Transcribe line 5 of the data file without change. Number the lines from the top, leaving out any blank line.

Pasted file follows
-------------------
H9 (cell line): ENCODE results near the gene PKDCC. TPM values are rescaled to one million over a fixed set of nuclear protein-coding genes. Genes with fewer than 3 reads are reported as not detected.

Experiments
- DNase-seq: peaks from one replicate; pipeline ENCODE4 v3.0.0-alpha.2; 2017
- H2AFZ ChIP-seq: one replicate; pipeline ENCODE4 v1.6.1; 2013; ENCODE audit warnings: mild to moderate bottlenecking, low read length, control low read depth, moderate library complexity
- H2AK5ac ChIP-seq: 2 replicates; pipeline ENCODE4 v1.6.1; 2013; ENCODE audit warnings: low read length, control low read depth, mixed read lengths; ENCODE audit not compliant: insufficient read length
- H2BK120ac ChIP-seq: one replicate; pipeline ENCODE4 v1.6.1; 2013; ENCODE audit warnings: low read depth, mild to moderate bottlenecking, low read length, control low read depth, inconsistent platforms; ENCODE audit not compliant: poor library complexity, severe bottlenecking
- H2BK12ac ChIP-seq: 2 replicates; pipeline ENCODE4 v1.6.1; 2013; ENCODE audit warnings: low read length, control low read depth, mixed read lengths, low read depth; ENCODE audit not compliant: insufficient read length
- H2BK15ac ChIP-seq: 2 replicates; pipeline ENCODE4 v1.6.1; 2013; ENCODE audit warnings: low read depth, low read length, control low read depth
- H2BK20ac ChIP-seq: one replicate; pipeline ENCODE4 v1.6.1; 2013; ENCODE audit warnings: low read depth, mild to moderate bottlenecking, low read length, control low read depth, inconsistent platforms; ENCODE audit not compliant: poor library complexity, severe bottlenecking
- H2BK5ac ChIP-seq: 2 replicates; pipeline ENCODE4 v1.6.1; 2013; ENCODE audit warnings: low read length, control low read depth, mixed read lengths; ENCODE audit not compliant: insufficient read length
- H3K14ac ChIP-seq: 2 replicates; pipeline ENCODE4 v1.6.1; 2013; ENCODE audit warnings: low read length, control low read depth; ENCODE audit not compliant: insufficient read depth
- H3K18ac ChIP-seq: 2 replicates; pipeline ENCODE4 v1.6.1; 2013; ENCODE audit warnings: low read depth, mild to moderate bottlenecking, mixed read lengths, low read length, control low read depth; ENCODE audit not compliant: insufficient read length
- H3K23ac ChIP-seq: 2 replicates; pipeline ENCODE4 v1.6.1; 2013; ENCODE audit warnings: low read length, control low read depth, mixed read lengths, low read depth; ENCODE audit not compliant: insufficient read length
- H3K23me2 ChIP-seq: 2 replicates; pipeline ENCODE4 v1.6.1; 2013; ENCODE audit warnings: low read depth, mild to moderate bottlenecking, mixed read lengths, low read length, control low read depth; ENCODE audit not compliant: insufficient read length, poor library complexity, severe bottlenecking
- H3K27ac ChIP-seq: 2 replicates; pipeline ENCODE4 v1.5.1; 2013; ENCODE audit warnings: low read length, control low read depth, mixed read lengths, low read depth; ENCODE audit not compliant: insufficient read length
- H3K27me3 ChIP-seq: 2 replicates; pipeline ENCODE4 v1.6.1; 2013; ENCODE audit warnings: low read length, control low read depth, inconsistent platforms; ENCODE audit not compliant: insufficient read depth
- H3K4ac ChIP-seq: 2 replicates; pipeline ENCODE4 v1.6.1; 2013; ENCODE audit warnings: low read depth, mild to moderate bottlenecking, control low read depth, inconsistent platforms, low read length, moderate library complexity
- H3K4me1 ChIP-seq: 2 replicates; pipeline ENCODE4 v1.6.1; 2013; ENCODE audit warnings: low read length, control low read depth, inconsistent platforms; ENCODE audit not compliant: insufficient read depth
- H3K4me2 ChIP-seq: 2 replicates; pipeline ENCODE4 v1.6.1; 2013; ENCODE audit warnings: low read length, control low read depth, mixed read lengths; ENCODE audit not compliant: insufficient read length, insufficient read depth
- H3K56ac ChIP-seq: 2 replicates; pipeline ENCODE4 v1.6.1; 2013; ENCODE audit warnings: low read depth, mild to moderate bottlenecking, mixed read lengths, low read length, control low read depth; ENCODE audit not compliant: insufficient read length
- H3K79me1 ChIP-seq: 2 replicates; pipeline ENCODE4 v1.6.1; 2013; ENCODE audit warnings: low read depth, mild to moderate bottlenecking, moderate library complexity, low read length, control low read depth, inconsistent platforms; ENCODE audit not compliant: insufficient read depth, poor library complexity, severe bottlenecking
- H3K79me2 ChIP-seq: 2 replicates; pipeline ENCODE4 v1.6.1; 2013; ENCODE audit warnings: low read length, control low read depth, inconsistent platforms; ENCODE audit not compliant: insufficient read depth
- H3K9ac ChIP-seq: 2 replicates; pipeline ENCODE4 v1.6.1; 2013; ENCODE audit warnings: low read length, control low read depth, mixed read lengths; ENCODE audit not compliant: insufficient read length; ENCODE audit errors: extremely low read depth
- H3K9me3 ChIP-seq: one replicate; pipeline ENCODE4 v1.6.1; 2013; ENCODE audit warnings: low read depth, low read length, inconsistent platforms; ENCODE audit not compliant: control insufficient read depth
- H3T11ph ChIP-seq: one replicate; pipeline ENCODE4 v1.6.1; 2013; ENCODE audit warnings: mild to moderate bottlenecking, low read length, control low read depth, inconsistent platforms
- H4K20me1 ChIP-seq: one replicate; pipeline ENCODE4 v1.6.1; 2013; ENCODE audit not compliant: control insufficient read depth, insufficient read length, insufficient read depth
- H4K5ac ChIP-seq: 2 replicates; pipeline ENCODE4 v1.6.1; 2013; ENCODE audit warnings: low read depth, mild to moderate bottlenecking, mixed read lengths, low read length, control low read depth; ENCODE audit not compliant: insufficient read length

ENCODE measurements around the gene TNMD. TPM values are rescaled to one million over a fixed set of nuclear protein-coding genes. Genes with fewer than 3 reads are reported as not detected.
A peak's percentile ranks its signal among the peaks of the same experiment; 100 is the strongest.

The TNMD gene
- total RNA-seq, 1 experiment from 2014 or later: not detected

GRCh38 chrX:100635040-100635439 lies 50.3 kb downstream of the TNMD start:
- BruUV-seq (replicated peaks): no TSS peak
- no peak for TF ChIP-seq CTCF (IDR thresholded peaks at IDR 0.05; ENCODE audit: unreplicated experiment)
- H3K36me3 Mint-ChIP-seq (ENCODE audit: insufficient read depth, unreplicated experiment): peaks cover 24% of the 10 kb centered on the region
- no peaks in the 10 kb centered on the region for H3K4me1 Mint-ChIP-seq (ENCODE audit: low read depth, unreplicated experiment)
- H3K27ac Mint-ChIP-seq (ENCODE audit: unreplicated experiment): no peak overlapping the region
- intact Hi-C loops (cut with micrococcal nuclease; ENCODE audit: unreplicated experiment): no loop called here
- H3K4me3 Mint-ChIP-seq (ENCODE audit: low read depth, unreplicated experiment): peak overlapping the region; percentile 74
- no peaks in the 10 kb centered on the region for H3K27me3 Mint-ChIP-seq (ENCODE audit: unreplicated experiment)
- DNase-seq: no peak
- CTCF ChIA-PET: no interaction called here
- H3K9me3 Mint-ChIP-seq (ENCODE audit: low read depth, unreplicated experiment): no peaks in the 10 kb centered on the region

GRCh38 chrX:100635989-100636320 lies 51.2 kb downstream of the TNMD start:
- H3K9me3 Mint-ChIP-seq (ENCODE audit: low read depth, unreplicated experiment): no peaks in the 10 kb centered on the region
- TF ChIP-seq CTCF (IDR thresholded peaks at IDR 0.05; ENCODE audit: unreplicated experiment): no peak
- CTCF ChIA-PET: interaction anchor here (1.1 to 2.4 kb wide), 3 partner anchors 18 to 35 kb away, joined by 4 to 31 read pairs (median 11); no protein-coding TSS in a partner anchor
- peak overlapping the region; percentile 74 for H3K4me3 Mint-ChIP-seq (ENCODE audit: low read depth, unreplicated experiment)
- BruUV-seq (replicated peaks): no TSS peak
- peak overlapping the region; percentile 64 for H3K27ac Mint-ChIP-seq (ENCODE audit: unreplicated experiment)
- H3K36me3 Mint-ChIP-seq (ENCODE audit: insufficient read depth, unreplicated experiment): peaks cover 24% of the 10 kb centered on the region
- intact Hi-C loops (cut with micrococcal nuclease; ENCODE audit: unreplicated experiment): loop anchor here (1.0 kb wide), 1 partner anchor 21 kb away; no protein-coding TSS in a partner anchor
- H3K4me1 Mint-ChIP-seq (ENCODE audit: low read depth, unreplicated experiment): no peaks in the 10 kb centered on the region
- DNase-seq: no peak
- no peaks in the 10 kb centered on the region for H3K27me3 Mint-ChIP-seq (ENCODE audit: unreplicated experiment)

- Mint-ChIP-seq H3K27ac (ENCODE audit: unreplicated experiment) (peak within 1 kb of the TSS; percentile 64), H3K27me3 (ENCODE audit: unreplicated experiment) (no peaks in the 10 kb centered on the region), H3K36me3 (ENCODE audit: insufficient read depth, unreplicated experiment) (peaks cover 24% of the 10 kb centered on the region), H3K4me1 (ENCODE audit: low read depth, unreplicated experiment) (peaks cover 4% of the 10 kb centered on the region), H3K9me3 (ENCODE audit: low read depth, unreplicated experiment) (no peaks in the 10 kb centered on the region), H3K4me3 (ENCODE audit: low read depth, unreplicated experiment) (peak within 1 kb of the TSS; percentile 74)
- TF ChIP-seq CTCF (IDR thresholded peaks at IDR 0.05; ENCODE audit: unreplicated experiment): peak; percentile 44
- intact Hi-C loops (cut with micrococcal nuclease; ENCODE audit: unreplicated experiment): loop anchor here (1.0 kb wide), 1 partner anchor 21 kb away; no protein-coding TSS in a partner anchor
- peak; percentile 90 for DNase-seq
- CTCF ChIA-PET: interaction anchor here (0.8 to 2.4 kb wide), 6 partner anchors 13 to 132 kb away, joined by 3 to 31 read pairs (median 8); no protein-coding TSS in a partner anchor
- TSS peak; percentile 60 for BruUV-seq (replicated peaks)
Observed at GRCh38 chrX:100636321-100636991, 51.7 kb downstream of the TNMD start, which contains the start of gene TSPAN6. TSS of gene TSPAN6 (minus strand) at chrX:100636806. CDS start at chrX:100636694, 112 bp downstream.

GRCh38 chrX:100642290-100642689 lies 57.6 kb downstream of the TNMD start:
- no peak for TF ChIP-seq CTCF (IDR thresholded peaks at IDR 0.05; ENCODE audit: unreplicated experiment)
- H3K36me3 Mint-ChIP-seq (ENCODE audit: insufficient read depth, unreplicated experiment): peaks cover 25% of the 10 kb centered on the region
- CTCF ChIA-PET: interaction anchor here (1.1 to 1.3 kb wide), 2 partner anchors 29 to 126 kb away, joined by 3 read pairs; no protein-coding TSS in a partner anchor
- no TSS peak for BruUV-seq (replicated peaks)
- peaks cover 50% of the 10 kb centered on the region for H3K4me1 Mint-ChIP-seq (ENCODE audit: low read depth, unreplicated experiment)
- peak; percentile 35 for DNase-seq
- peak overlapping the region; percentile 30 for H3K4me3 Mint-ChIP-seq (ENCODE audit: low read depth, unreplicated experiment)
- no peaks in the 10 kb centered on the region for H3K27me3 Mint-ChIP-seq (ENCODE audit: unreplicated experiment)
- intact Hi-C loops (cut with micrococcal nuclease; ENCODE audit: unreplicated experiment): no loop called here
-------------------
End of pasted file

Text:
- H2AK5ac ChIP-seq: 2 replicates; pipeline ENCODE4 v1.6.1; 2013; ENCODE audit warnings: low read length, control low read depth, mixed read lengths; ENCODE audit not compliant: insufficient read length